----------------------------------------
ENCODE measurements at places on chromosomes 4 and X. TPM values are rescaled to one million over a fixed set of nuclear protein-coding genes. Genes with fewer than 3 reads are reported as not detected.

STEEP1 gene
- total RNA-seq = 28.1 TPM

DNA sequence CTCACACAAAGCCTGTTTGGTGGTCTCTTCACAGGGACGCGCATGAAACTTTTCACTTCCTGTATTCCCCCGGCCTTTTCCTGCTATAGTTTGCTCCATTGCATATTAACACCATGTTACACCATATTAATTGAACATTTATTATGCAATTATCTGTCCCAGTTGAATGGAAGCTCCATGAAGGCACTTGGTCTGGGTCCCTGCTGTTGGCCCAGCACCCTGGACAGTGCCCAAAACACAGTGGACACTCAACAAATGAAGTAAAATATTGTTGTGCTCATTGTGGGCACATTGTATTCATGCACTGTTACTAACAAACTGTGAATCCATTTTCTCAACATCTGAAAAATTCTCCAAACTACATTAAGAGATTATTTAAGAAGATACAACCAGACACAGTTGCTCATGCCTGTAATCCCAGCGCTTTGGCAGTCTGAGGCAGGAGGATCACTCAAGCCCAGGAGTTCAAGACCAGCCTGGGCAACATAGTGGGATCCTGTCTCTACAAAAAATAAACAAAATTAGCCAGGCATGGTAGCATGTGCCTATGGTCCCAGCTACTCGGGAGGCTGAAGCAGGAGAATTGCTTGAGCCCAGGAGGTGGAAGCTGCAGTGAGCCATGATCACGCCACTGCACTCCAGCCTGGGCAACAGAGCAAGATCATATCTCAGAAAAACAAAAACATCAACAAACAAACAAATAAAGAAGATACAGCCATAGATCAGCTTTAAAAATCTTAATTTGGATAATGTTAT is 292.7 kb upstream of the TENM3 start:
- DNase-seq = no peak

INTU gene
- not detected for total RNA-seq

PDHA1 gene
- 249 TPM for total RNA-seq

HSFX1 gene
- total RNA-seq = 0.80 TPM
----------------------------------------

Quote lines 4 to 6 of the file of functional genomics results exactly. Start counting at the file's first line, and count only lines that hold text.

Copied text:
DNA sequence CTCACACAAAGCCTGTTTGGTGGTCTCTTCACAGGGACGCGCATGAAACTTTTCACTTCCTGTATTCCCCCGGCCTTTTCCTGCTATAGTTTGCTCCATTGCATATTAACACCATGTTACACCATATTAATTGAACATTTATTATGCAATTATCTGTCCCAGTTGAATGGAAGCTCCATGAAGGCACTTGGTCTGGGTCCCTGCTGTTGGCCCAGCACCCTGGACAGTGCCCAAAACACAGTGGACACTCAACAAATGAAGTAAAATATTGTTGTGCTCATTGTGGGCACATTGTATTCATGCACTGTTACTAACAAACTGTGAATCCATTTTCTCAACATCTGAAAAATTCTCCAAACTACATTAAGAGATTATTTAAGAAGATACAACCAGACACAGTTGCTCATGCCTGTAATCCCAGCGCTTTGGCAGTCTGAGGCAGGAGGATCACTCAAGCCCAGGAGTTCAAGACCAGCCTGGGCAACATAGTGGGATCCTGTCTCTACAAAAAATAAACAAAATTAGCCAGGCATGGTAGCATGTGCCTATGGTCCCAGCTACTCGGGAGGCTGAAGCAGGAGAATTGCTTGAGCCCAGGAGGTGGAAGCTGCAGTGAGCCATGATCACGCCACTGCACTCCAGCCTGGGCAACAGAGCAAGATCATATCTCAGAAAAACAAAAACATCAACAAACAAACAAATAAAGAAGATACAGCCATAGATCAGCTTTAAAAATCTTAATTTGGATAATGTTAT is 292.7 kb upstream of the TENM3 start:
- DNase-seq = no peak

INTU gene